Buses and coaches have been serving our communities for hundreds of years. Buses provide a reliable, cost effective service for thousands of people everyday many of whom couldn't travel otherwise. The term coach was originally used to describe horse drawn carriages known as stagecoaches which wealthy families used to travel. In modern terminology a coach is similar to a bus but with more facilities and extra comfort.
Early Days
The name bus is derived from the Latin word "omnibus" which means "for everyone". This describes buses well as they are designed to accommodate large amounts of people and they are also designed to be accessible and affordable for all people to use.
The exact origin of the first bus system is hard to prove as there have been many different public transport systems which could be defined as buses. Some people believe that French citizens created the bus system when an entrepreneur created a free coach service to encourage people to use his bath house.

In 1900, most buses in London were still driven by horsepower, though an alternative was being sought. Horses were expensive to feed and care for, needing attention round the clock, while they worked only a small proportion of the day. There were many experiments in steam, with batteries and petrol engines, as engineers tried to find the most economic and reliable way of replacing horses.


Trafalgar Square
Trafalgar Square
239 Russell Square
239 Russell Square
History
London is a large and busy city which needs a strong public transport system to support its people. London's bus system has existed for over a hundred years, established to support London throughout its continuous development.
London General is one of London's most important transport companies. London General was originally known as The London General Omnibus Company which was established in the 1850s. The LGOC was in charge of horse drawn buses working in London. As London developed and progressed through the industrial revolution so did its people and their needs.
At the turn of the nineteenth century the LGOC started to develop new methods of public transport. Before long the traditional horse drawn vehicles were replaced by more reliable engine driven buses. These new buses were welcomed by Londoners as change for the better, offering more comfort and improved service.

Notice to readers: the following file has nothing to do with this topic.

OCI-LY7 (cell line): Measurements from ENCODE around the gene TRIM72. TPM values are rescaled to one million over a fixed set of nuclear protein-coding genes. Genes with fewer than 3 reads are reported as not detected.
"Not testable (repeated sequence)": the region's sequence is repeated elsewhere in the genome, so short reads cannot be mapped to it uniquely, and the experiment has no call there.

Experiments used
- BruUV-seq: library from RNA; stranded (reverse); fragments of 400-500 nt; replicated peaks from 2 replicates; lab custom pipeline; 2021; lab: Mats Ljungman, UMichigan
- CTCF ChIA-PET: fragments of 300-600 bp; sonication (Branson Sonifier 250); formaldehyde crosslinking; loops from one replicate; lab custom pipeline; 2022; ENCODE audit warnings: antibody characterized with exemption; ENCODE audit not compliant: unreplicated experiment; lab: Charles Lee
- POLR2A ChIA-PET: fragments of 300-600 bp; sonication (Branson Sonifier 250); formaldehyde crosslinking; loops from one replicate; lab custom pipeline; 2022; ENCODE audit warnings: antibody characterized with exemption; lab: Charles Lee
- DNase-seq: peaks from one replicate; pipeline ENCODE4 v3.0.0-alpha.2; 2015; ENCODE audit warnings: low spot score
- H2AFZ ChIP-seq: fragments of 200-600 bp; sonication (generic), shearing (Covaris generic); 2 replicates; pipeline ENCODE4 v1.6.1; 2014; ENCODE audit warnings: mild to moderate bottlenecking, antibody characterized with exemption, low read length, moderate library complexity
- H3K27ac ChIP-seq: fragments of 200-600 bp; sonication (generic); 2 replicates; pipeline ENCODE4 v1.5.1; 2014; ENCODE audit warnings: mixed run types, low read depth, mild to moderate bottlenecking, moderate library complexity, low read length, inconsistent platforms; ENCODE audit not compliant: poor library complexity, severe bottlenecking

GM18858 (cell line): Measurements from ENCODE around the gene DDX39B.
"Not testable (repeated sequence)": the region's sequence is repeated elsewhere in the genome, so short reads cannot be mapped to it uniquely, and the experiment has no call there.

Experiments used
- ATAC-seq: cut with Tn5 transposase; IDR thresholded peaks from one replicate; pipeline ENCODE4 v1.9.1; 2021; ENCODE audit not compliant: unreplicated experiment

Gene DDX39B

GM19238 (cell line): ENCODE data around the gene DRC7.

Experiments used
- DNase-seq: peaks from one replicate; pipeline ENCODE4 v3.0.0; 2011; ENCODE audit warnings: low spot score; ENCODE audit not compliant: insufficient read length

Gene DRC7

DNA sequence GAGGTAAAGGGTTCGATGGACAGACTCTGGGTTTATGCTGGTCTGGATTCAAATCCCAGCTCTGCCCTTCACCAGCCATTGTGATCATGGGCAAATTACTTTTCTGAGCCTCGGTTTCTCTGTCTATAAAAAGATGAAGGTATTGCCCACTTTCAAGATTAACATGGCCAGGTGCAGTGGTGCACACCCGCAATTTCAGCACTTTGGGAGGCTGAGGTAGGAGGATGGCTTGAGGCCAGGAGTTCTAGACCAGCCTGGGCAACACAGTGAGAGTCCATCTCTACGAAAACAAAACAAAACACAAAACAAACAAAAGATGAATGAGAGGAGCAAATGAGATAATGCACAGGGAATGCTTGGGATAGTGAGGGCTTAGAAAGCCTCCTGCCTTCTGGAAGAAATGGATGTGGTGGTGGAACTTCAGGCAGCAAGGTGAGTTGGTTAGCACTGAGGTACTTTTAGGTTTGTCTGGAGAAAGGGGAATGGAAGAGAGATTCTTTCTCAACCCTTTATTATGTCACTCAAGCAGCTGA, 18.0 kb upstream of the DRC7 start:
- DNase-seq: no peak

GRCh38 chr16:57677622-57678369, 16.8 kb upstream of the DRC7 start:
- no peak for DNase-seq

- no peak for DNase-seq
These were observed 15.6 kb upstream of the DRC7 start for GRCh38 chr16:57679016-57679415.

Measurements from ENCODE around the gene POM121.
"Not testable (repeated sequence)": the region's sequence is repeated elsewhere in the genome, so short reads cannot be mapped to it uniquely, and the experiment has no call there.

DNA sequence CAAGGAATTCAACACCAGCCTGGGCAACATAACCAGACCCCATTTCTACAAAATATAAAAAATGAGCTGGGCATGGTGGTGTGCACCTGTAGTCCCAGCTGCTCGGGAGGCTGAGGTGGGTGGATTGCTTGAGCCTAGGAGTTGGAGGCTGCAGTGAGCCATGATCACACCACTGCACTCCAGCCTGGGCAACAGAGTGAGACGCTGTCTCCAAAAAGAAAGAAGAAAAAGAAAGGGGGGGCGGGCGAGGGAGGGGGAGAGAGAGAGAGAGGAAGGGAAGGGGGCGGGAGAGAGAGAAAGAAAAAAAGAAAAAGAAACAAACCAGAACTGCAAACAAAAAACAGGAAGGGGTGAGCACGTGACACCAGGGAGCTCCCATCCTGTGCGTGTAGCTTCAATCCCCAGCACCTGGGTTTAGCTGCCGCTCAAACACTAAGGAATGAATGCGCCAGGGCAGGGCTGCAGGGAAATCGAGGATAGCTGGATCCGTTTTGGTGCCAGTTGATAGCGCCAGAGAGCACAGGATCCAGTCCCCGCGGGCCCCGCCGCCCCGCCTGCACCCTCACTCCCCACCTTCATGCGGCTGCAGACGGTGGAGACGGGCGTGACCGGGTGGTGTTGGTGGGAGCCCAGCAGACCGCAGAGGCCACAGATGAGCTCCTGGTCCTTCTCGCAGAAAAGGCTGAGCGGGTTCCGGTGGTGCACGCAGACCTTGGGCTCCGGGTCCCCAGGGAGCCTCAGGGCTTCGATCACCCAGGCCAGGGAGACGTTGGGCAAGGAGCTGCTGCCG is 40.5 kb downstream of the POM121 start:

Early London buses
Early London buses


Motorbus
The first bus to have a petrol engine was run by the Motor Traction Company between Kensington and Victoria in 1899. Such short-lived experiments paved the way for the first permanent petrol buses in service, which were introduced by Thomas Tilling on the Peckham to Oxford Circus route in 1904. Within a year, despite their unreliability, it was clear that motorbuses were the future of bus transport.

London Passenger Transport Board
During the 1930s the London Buses changed their image to the red bus which many of us still associate with London today. Service continued as usual with the London Bus system meeting the needs of its people. Around fifty years later the bus service was divided into several different companies. The majority of the new bus operators took their names from landmarks and local places of interest. However one acknowledged the transport systems heritage and became known as London General once more.
The B-type
The light and sturdy B-type, introduced in 1910 by the L.G.O.C, was the first reliable mass-produced motorbus.
The B-type had a wooden frame, steel wheels, a worm drive and chain gearbox. These features set the precedent for the best commercial bus chassis for the next 20 years. Its top speed was 16 miles an hour, which was above the legal speed limit at that time of 12 miles an hour. B-types could reach 30–35 miles an hour under the right conditions!
B-types carried 16 passengers inside and had seats for 18 on the uncovered top deck. These outside seats were fitted with wet-weather canvas covers. Electric lighting was introduced from 1912, and headlights in 1913. Before this, it was thought that interior lighting would render the bus sufficiently visible at night. The buses were so reliable compared to their predecessors that new routes were developed, linking train stations and connecting more of the suburbs and surrounding countryside to the City.
Night buses started running as early as 1913. Initially these were for post and shift workers, rather than for people returning home after leisure pursuits.
1920s–30s
Bus stops were introduced after the war. By 1919, there were 59. During the 1920s, buses lost all evidence of their horse-drawn beginnings and began to resemble modern vehicles. Many innovations had to be approved by the Metropolitan Police. There was a gradual increase in seating capacity, which made buses more economical to run, and tickets became cheaper.